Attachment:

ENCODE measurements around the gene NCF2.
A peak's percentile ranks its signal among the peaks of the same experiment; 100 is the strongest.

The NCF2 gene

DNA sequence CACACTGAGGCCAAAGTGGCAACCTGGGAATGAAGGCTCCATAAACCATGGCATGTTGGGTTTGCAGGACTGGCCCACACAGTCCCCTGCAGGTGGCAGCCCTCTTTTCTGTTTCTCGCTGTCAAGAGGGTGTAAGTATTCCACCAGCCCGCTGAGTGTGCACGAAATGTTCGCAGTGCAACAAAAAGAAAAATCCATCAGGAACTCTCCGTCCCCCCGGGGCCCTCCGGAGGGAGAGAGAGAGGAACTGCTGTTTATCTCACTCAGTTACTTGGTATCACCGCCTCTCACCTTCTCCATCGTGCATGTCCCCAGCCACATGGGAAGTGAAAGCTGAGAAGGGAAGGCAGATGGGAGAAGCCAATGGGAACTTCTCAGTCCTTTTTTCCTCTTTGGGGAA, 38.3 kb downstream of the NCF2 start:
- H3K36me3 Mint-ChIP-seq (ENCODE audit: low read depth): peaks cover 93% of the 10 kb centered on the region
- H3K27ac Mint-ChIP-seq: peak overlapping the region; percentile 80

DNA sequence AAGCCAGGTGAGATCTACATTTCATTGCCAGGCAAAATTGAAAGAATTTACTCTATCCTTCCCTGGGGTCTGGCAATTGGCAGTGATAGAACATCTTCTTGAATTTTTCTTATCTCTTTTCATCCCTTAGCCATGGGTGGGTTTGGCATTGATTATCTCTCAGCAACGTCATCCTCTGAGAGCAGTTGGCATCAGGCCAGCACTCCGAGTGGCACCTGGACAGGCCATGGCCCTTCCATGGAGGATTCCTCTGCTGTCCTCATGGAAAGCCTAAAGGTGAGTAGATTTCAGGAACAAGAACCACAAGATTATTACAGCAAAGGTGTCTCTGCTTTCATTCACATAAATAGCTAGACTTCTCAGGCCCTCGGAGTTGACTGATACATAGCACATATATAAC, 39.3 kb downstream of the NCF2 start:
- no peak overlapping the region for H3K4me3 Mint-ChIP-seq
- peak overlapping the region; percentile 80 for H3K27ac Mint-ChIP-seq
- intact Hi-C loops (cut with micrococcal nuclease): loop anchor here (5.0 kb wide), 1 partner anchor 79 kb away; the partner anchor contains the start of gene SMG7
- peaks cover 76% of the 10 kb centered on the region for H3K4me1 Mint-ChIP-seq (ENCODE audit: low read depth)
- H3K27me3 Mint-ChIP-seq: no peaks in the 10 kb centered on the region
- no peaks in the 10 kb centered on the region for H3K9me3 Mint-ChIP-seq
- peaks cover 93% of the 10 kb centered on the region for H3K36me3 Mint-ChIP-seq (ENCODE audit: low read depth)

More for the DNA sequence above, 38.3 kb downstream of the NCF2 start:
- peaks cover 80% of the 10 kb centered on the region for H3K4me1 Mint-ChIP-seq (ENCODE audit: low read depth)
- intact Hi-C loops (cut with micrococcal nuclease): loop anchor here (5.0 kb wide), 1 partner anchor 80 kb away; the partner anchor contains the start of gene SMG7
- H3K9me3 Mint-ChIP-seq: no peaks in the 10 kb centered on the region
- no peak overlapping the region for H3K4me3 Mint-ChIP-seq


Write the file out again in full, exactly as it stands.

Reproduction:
ENCODE measurements around the gene NCF2.
A peak's percentile ranks its signal among the peaks of the same experiment; 100 is the strongest.

The NCF2 gene

DNA sequence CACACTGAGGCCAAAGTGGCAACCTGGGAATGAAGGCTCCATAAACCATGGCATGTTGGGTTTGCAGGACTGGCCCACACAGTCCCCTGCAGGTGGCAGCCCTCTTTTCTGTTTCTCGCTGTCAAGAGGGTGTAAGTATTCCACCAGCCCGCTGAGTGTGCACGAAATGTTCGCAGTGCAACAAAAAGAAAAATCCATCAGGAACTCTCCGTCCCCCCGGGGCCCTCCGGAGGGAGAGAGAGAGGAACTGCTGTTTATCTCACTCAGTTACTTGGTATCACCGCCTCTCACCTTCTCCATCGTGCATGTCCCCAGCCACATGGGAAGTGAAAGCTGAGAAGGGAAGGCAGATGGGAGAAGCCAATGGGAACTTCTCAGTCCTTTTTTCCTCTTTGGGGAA, 38.3 kb downstream of the NCF2 start:
- H3K36me3 Mint-ChIP-seq (ENCODE audit: low read depth): peaks cover 93% of the 10 kb centered on the region
- H3K27ac Mint-ChIP-seq: peak overlapping the region; percentile 80

DNA sequence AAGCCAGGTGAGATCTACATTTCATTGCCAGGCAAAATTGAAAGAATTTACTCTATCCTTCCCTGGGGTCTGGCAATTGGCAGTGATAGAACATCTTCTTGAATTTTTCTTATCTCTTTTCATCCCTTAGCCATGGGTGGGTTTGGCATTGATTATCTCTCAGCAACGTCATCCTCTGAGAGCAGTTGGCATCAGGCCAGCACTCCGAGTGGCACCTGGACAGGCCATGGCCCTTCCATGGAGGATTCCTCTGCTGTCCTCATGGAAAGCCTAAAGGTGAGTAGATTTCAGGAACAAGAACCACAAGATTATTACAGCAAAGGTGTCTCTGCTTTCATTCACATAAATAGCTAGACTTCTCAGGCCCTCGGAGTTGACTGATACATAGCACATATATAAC, 39.3 kb downstream of the NCF2 start:
- no peak overlapping the region for H3K4me3 Mint-ChIP-seq
- peak overlapping the region; percentile 80 for H3K27ac Mint-ChIP-seq
- intact Hi-C loops (cut with micrococcal nuclease): loop anchor here (5.0 kb wide), 1 partner anchor 79 kb away; the partner anchor contains the start of gene SMG7
- peaks cover 76% of the 10 kb centered on the region for H3K4me1 Mint-ChIP-seq (ENCODE audit: low read depth)
- H3K27me3 Mint-ChIP-seq: no peaks in the 10 kb centered on the region
- no peaks in the 10 kb centered on the region for H3K9me3 Mint-ChIP-seq
- peaks cover 93% of the 10 kb centered on the region for H3K36me3 Mint-ChIP-seq (ENCODE audit: low read depth)

More for the DNA sequence above, 38.3 kb downstream of the NCF2 start:
- peaks cover 80% of the 10 kb centered on the region for H3K4me1 Mint-ChIP-seq (ENCODE audit: low read depth)
- intact Hi-C loops (cut with micrococcal nuclease): loop anchor here (5.0 kb wide), 1 partner anchor 80 kb away; the partner anchor contains the start of gene SMG7
- H3K9me3 Mint-ChIP-seq: no peaks in the 10 kb centered on the region
- no peak overlapping the region for H3K4me3 Mint-ChIP-seq